Kenneth Lonergan Biography

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(Critical Edition of Dramatic Literature)

Kenneth Lonergan grew up in New York City and has lived there his entire life. He attended the Walden School in Manhattan and graduated from New York University. He began writing plays in high school and at age eighteen saw his play The Rennings Children produced by the Young Playwrights Festival in 1982. After graduating from college, he was affiliated with Naked Angels, an Off-Broadway troupe, while also working as a speechwriter and corporate scriptwriter.

Lonergan’s father was a doctor and his mother a psychiatrist; after they divorced, his mother married another psychiatrist. Lonergan has a brother, half-brother, and several stepsiblings, and relationships among siblings are an important theme in his work. He also drew on personal experience in writing The Waverly Gallery, based on his observations of his grandmother’s struggle with Alzheimer’s disease.

The stage success of This Is Our Youth led Lonergan to Hollywood to work on a variety of projects, including the box-office and critical failure The Adventures of Rocky and Bullwinkle. Although unhappy with the process of writing screenplays under studio control, Lonergan did not abandon screenwriting but instead sought independent production for You Can Count on Me. The play Lobby Hero, though produced after the film success in 2001, was written and contracted for production in 1998. In 2000, Lonergan married J. Smith-Cameron, an actress who appears in You Can Count on Me.


(Great Authors of World Literature, Critical Edition)

Kenneth Lonergan became a popular playwright in New York and London during the late 1990’s. At the same time he achieved acclaim as a screenwriter, particularly for the independent feature film You Can Count on Me, which he also directed. The impact of his work derives in part from his emphasis on people who yearn for personal connection but either lack goals or have self-destructive, sometimes criminal ambitions. Whether his characters grope for language in the face of Alzheimer’s disease or founder with the inarticulateness of youth, Lonergan dramatizes their struggle for self-expression, even when they may not know what they want to say.

Born and raised on the upper West Side of Manhattan, Lonergan acknowledges himself as a child of privilege. His father was a doctor and his mother a psychiatrist; later his mother remarried a fellow psychiatrist, and Lonergan grew up in a blended family with numerous siblings. The family atmosphere was analytical and rational, with no formal religious upbringing; Lonergan described himself in 2002 as an atheist. He attended private schools that encouraged his writing talent; work done in high school led to the selection of The Rennings Children for the Young Playwrights Festival in 1982.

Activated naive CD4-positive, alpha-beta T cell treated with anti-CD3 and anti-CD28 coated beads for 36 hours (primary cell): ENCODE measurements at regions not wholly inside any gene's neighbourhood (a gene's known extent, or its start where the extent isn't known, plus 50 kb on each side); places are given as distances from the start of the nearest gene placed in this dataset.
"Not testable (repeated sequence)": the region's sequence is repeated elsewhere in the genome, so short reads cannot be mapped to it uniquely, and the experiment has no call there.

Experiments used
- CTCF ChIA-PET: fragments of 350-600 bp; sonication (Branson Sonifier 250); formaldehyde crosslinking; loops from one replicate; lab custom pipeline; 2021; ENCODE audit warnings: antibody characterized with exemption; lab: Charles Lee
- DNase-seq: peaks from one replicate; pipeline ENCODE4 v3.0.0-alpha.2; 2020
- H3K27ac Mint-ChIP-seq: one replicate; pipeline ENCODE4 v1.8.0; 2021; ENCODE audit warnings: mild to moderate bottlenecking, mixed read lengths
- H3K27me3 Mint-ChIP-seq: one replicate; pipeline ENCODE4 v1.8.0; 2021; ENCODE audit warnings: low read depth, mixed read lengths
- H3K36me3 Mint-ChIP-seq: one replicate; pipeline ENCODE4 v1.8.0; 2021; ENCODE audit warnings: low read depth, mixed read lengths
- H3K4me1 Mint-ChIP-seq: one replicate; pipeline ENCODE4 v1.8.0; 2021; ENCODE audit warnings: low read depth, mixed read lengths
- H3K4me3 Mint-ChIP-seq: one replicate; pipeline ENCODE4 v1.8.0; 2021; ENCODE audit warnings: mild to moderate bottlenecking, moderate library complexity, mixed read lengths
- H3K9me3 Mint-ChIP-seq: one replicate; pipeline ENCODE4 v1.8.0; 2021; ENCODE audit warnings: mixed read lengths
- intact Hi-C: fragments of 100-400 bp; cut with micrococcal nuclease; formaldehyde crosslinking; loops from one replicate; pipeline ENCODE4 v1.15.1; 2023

Immediately after high school Lonergan made a brief beginning at college, then returned to his family’s home in New York City. Work as a doorman proved so boring that Lonergan was motivated to make a serious commitment to college, majoring in dramatic writing at New York University. Following graduation he worked as a speechwriter for the Environmental Protection Agency and also did corporate scriptwriting while developing his writing career. Financial support from his parents subsidized his apprenticeship in the Off-Broadway troupe Naked Angels. Through this association Lonergan was able to have his work read and critiqued by fellow actors, but it was nearly a decade before he obtained a professional production of a full-length play, This Is Our Youth. A one-act version, titled Betrayal by Everyone, was staged in a festival of one-acts at the Met theater in 1993, with Mark Ruffalo in the role of Warren, which he went on to reprise in later New York productions of This Is Our Youth. The three characters in this play, according to Lonergan, reflect the lifestyle of him and his friends during their late teens and early twenties: dependent on their parents for money, habitually using drugs, especially marijuana, and prone to taking life-threatening risks.

In Lonergan’s case, the postcollege...

(The entire section is 1,571 words.)